Jessica recently wrote to me and shared her story of quitting her PhD and finding career happiness outside of academia. This is a guest post by her. I found her story very interesting and realized that I need to allow myself her 4th permission at least a few times per week.
It’s hard to say exactly when I stopped wanting the PhD. I’d been ambivalent about grad school throughout my master’s program, feeling depleted by academia’s insistence on fueling its members by a relentless sense of inadequacy. I thought that might go away in a PhD program. It didn’t.
By the end of 2012, I was on-track to becoming a scholar of Russian History. I passed my Qualifying Exam last fall and defended my dissertation proposal to my committee shortly after. I had a fellowship lined up for next fall, which would allow me to spend the next year in Russia completing archival research.
And I didn’t want any of it.
Still, I waited for someone to tell me it was ok that I didn’t want to become a professor anymore. My advisor was incredibly supportive, selflessly encouraging me to leave if I wanted. But it was harder than I expected to just walk away from the career I had already invested five years in.
It took me far too long to understand that ultimately I was the only person who could give myself the following four permissions I needed to change my life:
Over the last few months, I’ve been unhappy with my skill development. I have lots of interests and passions. And while I work around 50 hours a week and have a satisfying career, I always have that nagging feeling of things I’m not accomplishing.
For example, there is a course I really want to take. This course is advanced and I know will help my career. But it requires me to invest a few nights per week, so I put it off. Yet, every month I delay I still think about that course, wonder what I would have learned, and feel like I need to sign-up.
Here is what I believe essential to happiness at work and the things I think I can do to feel more satisfied and fulfilled. (more…)
It was May. University was out forever and I was looking for an apartment. A mole-like woman in her fifties showed me the room. “And what was your major,” she asked. “I have an English degree,” I said.
“Oh!, so I guess that means you will HAVE to teach!” She said.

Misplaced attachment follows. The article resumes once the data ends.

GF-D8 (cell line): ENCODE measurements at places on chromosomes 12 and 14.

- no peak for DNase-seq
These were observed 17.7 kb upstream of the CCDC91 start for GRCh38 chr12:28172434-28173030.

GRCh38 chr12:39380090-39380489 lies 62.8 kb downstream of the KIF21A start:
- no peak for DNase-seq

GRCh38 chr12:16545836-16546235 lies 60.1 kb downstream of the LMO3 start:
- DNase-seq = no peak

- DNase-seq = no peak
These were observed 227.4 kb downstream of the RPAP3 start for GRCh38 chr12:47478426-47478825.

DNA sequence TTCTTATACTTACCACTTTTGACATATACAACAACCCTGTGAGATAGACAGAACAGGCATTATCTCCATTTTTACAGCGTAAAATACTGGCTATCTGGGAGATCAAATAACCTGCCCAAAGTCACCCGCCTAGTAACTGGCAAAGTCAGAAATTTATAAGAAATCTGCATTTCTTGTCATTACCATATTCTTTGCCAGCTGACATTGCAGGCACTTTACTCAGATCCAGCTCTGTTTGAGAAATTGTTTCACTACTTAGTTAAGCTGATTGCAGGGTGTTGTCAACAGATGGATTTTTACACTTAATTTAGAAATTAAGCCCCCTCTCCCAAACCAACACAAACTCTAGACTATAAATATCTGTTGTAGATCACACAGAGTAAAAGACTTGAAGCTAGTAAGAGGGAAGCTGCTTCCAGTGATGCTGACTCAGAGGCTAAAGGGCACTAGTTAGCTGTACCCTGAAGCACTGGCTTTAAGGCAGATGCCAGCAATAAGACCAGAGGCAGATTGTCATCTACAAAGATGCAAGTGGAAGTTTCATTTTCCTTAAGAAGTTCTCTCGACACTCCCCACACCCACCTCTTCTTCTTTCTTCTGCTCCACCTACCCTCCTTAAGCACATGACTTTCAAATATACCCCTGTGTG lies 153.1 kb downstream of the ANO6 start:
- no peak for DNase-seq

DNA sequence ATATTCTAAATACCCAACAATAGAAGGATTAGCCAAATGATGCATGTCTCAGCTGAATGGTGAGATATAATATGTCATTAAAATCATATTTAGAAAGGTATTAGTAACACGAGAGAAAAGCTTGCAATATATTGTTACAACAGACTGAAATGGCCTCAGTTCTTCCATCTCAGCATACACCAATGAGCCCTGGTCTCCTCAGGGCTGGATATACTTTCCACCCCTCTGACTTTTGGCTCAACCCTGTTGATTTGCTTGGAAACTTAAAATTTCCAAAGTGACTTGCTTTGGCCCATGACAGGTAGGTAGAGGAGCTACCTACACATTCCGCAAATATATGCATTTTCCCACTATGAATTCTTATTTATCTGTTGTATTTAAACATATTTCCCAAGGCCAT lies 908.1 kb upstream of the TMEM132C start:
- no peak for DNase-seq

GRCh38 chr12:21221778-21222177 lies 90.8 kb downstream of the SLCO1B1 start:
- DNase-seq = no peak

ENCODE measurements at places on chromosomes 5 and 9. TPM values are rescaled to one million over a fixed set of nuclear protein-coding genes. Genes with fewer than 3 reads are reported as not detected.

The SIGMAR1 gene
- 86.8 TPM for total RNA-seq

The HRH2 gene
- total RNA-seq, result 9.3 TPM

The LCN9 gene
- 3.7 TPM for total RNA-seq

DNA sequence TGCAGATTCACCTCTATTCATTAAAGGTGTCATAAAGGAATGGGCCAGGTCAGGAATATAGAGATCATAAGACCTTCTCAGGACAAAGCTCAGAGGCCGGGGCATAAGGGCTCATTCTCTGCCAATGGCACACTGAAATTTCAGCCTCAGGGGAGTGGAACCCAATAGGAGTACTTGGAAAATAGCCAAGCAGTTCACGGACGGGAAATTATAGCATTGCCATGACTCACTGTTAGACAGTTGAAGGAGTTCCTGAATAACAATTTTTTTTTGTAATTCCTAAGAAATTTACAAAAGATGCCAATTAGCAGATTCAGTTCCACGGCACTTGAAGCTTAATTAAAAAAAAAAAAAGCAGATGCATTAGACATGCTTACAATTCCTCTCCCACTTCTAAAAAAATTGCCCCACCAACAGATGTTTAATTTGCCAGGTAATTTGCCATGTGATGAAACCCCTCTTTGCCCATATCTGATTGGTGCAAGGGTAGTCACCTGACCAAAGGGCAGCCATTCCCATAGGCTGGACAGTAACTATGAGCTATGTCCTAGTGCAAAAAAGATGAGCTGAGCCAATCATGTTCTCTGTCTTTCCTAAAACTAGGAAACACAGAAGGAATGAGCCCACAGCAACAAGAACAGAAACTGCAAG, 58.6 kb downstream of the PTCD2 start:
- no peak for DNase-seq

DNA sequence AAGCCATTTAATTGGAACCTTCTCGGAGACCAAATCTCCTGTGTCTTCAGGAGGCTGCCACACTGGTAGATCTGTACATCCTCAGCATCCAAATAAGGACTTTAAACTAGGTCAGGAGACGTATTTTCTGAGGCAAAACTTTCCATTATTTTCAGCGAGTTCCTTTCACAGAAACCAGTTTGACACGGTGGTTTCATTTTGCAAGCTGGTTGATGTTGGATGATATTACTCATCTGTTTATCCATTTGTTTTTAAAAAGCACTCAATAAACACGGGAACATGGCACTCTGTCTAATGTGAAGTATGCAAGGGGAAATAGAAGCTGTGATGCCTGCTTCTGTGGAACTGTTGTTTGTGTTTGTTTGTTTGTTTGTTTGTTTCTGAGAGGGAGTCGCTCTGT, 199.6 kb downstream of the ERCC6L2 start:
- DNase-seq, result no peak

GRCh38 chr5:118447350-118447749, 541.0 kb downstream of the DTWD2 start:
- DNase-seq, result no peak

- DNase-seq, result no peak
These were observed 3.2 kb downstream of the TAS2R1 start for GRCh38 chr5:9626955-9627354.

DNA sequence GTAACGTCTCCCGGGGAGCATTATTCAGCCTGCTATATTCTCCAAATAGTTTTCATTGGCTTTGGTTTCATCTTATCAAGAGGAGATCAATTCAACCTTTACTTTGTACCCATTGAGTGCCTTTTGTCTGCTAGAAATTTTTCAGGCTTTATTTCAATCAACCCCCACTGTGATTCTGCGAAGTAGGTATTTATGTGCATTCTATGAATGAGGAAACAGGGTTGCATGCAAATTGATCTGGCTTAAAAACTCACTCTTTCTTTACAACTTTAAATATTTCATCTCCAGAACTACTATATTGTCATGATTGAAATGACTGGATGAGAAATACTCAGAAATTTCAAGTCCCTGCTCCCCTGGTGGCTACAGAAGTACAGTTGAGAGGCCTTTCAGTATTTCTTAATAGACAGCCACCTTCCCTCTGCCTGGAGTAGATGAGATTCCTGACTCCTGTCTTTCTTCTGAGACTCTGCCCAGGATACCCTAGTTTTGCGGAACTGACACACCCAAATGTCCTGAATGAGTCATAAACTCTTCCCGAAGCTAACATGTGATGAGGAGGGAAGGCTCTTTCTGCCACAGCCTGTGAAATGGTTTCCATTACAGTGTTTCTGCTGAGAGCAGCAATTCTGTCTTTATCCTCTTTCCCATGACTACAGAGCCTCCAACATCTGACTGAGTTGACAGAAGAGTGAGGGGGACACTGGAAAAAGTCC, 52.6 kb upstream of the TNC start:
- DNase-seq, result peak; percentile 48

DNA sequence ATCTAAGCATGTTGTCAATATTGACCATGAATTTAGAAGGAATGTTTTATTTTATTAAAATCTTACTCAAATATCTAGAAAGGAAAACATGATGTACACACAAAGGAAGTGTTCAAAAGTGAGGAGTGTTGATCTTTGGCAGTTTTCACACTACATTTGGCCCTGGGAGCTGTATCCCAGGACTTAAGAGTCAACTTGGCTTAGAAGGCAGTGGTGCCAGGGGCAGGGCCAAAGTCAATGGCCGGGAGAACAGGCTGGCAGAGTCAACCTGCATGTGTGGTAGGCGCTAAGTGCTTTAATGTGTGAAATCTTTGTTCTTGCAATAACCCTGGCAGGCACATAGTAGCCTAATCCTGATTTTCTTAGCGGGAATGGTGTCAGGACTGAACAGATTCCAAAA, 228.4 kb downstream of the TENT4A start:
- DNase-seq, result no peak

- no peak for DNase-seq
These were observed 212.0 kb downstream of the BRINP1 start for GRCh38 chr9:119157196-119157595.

She was so happy when she said it. She was so happy to determine my fate. You studied English. Now, you HAVE to teach at high school.
Wizard school is over. Time to find a job in the real world, Harry.
As she told me later, she also took an English degree and taught at high school. Teaching at high school is an honourable profession. But just because you take an English degree doesn’t mean your only option is teaching.
I managed to escape that woman’s narrow thinking. You can too.
Here are 5 lucrative and growing jobs for people with English degrees that you probably haven’t heard of before.
1. This book to help you to not be intimidated by business majors.
2. This career book.
3. This article to help you understand how to sell your liberal arts degree to employers.
4. This basic tutorial to help you learn a bit of Excel. Not knowing Excel in the non-academic world is like not knowing how to use a word processer in academia. A little preparation goes a long way.
The word Entrepreneur. It probably makes many academics shake. I was always attracted to an academic career because of lifelong job security, quiet campus hallways, and a comfortable cheque appearing magically every month.
This interview offers advice from a PhD who left the security of tenure and launched her own successful business.
On grad school admissions websites, they lie. They tell you how long it takes to complete the degree–Master’s degree one to two years; PhD, four to five years–but they never talk about the years of career limbo after you graduate.
For me, the longest year of career limbo was after I finished my Master’s degree and was accepted into a PhD program. I had planned on becoming a professor since I was 19. I had spent most of my free time and academic years working towards that goal. I spent the summers reading French literary theory, wrote academic papers in dirty little apartments, collected quotes from Augustine, Freud, Kierkegaard, and St. Paul in a thick journal, and never once took a work co-op or gained any practical work experience outside of my scholar-path.
After a year of deferring my PhD program drop-out, I finally sent the email and cut my self loose. I expected things to change fast. Find that first good job. Move on up with my life. But I had no job specific skills. Worse yet, I thought I had skills. I had an advanced degree! Those are valuable, right?
Looking for jobs for English majors? This is an interview about how to become an editor with Benjamin Lukoff, a former Music Editor at Amazon.com and published author. We talk about how to get your first editing job and discuss some ways that Ph.D.’s, M.A.’s and other English majors can get jobs in editing. (more…)